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New FIA President strongly denies suggestions of 'greed'

While F1 and the teams have agreed to double the number of Sprint races to six in 2023, the FIA are taking time to evaluate the impact of such a move.

Mohammed ben Sulayem - Verstappen - Horner
To news overview © Red Bull Contentpool

FIA President Mohammed Ben Sulayem has stressed that money is not behind a hold-up in plans to increase the number of F1 Sprint events next season.

After making its debut in 2021, the revised format - which shifts qualifying to Friday and slots in a 100-kilometre race on Saturday - has remained in place for 2022, again at three venues.

F1 and teams recently backed proposals to double this number to six from the 2023 campaign, but the FIA are yet to give it the green light as they "evaluate the impact on trackside operations and personnel".

Amid subsequent suggestions that the issue comes down to "greed" on the governing body's part, Ben Sulayem has hit back with a strong denial.

"I did not ask for more money, but if I had I would have wanted to use it in the right way – to invest in the proper regulation of the sport," Ben Sulayem told Daily Mail.

"We say Formula 1 is the pinnacle, and it is, so we at the FIA need the resources to govern the technical and financial side of a billion-dollar sport in a manner that respects that.

"We need the capability to observe those standards."

Ben Sulayem not in a rush to make Sprint decision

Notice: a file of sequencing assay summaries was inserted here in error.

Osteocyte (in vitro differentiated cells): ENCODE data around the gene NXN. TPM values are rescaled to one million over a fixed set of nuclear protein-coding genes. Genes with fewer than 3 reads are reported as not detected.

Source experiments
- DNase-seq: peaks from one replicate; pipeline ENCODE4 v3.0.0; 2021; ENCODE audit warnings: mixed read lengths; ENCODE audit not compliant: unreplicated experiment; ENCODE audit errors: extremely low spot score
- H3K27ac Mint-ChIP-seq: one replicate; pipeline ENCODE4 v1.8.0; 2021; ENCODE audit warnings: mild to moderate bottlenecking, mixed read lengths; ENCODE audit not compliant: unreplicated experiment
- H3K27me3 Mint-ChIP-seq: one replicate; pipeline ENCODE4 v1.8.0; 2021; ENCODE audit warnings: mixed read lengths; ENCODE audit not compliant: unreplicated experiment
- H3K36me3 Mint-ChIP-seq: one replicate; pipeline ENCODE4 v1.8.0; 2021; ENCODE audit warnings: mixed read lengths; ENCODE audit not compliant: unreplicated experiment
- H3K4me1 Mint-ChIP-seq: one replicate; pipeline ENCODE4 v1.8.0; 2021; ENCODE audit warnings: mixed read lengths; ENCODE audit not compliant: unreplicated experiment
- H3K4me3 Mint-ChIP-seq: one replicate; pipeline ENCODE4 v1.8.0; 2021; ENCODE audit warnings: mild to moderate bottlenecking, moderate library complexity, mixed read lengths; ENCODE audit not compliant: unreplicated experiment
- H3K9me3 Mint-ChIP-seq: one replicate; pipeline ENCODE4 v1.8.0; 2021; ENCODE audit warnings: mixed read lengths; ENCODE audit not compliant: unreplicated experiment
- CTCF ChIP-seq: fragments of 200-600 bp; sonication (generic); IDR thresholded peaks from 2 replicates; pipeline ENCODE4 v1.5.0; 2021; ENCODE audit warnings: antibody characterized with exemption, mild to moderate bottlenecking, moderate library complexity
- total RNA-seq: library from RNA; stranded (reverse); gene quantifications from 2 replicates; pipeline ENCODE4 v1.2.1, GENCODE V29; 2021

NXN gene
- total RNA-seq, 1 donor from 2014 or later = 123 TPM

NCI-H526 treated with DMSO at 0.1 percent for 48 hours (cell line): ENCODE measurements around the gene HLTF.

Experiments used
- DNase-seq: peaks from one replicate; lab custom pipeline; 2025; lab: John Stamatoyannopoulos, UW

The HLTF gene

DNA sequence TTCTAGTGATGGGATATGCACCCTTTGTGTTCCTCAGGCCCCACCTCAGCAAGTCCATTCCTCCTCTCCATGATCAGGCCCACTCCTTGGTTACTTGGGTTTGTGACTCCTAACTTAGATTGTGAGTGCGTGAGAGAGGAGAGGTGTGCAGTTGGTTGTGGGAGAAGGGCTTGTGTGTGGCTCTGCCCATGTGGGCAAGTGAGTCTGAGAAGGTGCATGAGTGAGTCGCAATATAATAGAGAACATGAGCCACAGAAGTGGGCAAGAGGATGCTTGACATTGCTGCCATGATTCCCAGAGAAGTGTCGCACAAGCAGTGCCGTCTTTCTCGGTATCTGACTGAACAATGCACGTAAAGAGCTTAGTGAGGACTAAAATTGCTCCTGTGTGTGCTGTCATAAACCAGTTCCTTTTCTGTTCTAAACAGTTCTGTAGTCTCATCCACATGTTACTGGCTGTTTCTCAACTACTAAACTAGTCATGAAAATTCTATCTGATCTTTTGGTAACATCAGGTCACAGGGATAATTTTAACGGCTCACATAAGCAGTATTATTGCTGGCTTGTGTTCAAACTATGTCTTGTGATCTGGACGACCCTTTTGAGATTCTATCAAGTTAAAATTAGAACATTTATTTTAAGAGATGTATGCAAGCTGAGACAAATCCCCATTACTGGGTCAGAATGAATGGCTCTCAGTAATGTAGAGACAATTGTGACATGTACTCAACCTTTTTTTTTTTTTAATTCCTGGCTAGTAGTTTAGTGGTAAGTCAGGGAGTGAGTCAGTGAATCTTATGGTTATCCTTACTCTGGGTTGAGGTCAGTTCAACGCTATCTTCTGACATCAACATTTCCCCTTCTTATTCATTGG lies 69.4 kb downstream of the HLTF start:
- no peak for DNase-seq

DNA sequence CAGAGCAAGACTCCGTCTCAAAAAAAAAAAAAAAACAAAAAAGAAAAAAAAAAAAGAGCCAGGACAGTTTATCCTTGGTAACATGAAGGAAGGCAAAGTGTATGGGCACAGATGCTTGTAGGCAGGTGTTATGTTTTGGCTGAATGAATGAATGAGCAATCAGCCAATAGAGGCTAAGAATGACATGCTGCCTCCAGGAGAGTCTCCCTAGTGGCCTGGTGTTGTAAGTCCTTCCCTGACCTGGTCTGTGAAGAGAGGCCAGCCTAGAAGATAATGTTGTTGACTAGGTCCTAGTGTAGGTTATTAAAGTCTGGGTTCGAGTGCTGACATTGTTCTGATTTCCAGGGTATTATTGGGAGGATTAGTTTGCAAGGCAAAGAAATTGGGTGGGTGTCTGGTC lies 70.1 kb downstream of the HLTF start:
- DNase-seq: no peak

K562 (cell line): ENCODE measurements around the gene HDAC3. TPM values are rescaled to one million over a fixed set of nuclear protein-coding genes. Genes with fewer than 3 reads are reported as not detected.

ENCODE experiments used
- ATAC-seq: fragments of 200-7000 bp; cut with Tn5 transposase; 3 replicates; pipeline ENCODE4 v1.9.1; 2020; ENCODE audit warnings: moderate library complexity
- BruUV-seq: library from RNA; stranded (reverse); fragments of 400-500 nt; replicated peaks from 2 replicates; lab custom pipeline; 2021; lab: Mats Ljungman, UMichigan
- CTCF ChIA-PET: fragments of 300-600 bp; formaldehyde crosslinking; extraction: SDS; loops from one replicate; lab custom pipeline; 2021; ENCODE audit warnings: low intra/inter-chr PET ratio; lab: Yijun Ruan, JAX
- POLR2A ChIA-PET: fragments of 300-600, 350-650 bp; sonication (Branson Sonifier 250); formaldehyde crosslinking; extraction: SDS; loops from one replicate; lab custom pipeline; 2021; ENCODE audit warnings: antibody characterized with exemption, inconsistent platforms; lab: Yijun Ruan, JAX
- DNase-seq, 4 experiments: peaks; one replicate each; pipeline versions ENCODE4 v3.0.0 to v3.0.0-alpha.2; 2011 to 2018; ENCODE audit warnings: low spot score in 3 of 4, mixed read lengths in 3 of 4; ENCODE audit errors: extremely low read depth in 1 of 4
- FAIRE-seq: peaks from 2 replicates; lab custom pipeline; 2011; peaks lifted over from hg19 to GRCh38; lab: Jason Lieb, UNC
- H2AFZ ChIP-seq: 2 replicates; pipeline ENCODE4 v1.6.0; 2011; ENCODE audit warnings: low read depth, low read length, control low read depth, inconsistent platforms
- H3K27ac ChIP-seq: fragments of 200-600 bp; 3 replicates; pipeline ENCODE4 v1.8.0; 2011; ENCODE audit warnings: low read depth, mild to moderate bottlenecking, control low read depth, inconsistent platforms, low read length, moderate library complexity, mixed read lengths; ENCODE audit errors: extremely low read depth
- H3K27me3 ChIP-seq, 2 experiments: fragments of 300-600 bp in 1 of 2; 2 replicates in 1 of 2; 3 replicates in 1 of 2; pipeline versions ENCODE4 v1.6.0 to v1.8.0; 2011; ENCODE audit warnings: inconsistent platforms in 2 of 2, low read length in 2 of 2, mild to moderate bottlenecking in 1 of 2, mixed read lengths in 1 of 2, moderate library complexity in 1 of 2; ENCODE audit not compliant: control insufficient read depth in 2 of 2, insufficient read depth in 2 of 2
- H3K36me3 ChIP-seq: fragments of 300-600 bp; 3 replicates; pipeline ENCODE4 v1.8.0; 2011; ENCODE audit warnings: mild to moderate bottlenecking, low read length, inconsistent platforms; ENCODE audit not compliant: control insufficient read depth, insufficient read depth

Ben Sulayem added that he does not see a need to rush over such a move.

"I support the races if it is the right thing to do," he commented.

"I'm not saying it is the wrong thing. I'm saying there is time to decide. This is for 2023, not this season. Our house isn't on fire.

"We have what is called a democracy: Formula One (Group) have a vote, the teams have a vote, I have a vote. If you then say I can't abstain or take time to study the proposals, then you are not allowing me the freedom of democracy."

Ben Sulayem then made reference to the 2021 finale in Abu Dhabi, where Max Verstappen controversially beat Lewis Hamilton to the crown.

"Specifically with regard to the Sprints, I have to see whether my team on the ground can absorb the extra workload the races would entail," he said.

"After Abu Dhabi people said we should change this or that, so I don't understand why we would suddenly ask the FIA team to do more. An incident happens in the future, such as one involving a Safety Car, and then what?

"We need to look into all this and make a sensible decision. Let us run our operation. We are going to fix it."

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